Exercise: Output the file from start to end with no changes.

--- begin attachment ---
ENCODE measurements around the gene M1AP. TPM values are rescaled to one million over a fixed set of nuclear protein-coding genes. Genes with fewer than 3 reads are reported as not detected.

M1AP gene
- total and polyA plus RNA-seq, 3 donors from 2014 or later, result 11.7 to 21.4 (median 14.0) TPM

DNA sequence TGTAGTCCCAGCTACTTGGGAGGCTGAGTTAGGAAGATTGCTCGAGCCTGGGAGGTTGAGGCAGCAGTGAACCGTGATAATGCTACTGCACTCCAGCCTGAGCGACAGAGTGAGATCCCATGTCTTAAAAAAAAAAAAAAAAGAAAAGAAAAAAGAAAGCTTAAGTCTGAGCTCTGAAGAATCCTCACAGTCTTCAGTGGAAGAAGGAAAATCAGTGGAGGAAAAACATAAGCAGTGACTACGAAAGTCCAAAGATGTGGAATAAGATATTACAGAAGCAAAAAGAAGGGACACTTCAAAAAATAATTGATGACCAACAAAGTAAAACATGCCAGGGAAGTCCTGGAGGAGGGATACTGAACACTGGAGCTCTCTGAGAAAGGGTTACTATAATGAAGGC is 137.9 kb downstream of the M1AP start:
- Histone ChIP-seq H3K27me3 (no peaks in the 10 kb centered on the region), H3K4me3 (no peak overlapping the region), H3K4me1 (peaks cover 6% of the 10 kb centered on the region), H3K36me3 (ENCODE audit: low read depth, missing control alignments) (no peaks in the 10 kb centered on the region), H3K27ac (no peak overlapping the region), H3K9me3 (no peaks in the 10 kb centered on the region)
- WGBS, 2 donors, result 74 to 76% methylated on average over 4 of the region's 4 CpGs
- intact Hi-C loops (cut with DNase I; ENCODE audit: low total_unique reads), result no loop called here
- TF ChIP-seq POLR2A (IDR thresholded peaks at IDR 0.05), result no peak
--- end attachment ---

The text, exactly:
ENCODE measurements around the gene M1AP. TPM values are rescaled to one million over a fixed set of nuclear protein-coding genes. Genes with fewer than 3 reads are reported as not detected.

M1AP gene
- total and polyA plus RNA-seq, 3 donors from 2014 or later, result 11.7 to 21.4 (median 14.0) TPM

DNA sequence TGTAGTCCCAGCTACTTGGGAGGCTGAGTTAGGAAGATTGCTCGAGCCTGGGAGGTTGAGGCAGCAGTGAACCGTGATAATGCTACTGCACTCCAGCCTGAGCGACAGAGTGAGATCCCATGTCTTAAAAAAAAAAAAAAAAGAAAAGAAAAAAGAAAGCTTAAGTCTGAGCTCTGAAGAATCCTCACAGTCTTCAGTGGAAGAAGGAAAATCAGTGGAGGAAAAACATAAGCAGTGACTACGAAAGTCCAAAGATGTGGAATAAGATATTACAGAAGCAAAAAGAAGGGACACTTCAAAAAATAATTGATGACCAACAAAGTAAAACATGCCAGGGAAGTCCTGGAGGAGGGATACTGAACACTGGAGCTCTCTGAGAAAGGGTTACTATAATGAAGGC is 137.9 kb downstream of the M1AP start:
- Histone ChIP-seq H3K27me3 (no peaks in the 10 kb centered on the region), H3K4me3 (no peak overlapping the region), H3K4me1 (peaks cover 6% of the 10 kb centered on the region), H3K36me3 (ENCODE audit: low read depth, missing control alignments) (no peaks in the 10 kb centered on the region), H3K27ac (no peak overlapping the region), H3K9me3 (no peaks in the 10 kb centered on the region)
- WGBS, 2 donors, result 74 to 76% methylated on average over 4 of the region's 4 CpGs
- intact Hi-C loops (cut with DNase I; ENCODE audit: low total_unique reads), result no loop called here
- TF ChIP-seq POLR2A (IDR thresholded peaks at IDR 0.05), result no peak